China-backed RCEP trade pact gains as Trump threatens to ditch TPP

Kishore Mahbubani, dean of the Lee Kuan Yew School of Public Policy in Singapore, praised Chinese President Xi Jinping's speech at Davos in which he warned against blaming globalisation for the world's ills or retreating behind protectionist walls.
Kishore Mahbubani, dean of the Lee Kuan Yew School of Public Policy in Singapore, praised Chinese President Xi Jinping's speech at Davos in which he warned against blaming globalisation for the world's ills or retreating behind protectionist walls.PHOTO: BLOOMBERG

DAVOS (AFP) - Asia will push ahead with a Chinese-supported free trade agreement if Donald Trump follows through on pledges to ditch the Trans-Pacific Partnership (TPP), global leaders in Davos were told Thursday (Jan 19).

Speaking at the World Economic Forum, a panel of regional experts said Asia must be prepared for a world in which the United States will take a back seat in global trade while China assumes a bigger leadership role.

Trump, who takes office on Friday, has promised to tear up existing free-trade deals and withdraw from the TPP negotiated by his predecessor Barack Obama.

Trump has also said he will focus on creating employment at home and threatened to impose punitive measures on companies that move business overseas at the expense of local jobs.

"We really have to prepare ourselves for a very different world where America - instead of becoming the cheerleader for trade - becomes in some ways the biggest obstacle to trade," said Kishore Mahbubani, dean of the Lee Kuan Yew School of Public Policy in Singapore.

 

Mahbubani praised Chinese President Xi Jinping's speech at Davos on Tuesday in which he warned against blaming globalisation for the world's ills or retreating behind protectionist walls.

"It's amazing. In the past, American presidents usually gave those kinds of speeches. Now it's the president of China who does it," he said.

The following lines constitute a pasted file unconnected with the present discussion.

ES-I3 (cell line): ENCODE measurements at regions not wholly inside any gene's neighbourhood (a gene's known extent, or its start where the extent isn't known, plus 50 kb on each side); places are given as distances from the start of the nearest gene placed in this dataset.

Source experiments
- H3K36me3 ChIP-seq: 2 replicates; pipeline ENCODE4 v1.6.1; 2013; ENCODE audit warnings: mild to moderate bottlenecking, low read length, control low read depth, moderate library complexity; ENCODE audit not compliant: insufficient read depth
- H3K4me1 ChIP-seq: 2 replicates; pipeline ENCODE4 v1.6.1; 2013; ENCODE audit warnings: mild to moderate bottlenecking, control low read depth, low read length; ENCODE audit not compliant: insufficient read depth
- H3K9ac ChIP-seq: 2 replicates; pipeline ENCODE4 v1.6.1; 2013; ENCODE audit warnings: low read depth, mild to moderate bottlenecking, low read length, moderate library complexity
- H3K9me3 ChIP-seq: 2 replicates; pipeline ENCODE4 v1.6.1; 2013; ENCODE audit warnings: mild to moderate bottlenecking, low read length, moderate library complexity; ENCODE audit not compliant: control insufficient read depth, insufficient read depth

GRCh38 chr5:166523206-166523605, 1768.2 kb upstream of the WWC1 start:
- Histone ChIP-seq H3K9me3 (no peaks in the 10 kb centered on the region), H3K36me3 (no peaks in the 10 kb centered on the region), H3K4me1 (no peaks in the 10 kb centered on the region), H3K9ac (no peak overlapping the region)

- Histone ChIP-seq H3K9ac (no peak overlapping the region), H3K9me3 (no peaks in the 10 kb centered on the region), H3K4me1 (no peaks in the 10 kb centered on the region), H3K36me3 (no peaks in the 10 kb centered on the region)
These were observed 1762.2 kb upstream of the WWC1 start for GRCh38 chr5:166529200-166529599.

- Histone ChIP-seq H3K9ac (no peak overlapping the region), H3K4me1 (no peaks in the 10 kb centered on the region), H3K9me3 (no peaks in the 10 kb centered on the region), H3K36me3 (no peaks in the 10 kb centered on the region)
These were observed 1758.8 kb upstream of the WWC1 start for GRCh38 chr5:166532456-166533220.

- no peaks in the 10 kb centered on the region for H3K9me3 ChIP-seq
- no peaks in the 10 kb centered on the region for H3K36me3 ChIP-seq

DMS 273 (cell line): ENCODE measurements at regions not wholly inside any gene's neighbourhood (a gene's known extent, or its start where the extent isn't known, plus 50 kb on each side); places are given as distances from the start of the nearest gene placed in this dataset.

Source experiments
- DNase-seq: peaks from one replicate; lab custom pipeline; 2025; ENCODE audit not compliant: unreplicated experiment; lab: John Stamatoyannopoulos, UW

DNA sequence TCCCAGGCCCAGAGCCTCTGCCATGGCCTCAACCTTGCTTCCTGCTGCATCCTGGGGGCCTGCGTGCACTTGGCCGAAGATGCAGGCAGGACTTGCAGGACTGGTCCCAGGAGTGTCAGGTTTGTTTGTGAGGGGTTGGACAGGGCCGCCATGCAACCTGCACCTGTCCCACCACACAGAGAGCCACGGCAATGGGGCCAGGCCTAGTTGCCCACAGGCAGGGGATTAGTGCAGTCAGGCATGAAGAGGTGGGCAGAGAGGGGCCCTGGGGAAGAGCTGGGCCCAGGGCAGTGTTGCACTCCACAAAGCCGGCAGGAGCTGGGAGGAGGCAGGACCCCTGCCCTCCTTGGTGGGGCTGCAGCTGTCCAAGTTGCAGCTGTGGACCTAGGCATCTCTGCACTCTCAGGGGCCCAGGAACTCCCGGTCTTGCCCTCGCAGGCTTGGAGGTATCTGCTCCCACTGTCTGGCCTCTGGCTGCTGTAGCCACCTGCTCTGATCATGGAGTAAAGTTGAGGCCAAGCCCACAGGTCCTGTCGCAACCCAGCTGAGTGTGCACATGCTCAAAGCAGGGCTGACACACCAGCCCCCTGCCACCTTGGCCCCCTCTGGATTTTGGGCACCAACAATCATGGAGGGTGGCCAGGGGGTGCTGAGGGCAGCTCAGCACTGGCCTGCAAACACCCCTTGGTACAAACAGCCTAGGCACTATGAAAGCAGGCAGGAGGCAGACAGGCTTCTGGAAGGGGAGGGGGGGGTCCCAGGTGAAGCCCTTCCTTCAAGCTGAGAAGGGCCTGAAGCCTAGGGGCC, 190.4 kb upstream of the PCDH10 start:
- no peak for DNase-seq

Malaysian Trade Minister Mustapa Mohamed said that with TPP "dead", countries are pushing for an alternative free trade deal in the form of the Regional Comprehensive Economic Partnership (RCEP).

"Because the TPP is dead, therefore all of us are committed to ensure that RCEP becomes successful," he said.

"It's a win-win, the concept is a balanced outcome, there's something for everyone." The RCEP covers 16 countries: the 10 members of the Southeast Asian ASEAN group plus their regional trading partners China, Japan, South Korea, Australia, New Zealand and India. It notably excludes the United States.

Compared with the TPP, the RCEP also aims to cut tariff and non-tariff barriers but calls for lower and more limited regulatory standards.

It also exempts certain goods from the tariff cuts to protect local sectors and allows less developed members more time to comply.

The US-led TPP is an agreement between 12 countries that does not include China and has more stringent requirements for membership.

"Without TPP, China naturally becomes a leader trying to provide forces of economic integration in this region," David Li, economics professor at China's Tsinghua Universty, said at the Davos forum.

He said China's approach to the RCEP was like riding a bicycle, taking on riders one at a time even though at a slow pace, unlike the TPP.

"Once everyone has joined the bicycle, let's try to pedal harder, let's try to improve," he said.

"In TPP, you have to up your speed or fly. Otherwise you don't join. So I think RCEP will have a better future than TPP."

Mahbubani said China's leadership was crucial for RCEP to succeed.

"No trade agreement moves unless it has a champion. It was Obama championing TPP. Now in the case of RCEP, I think there is a tremendous opportunity for China to provide that kind of leadership," he said.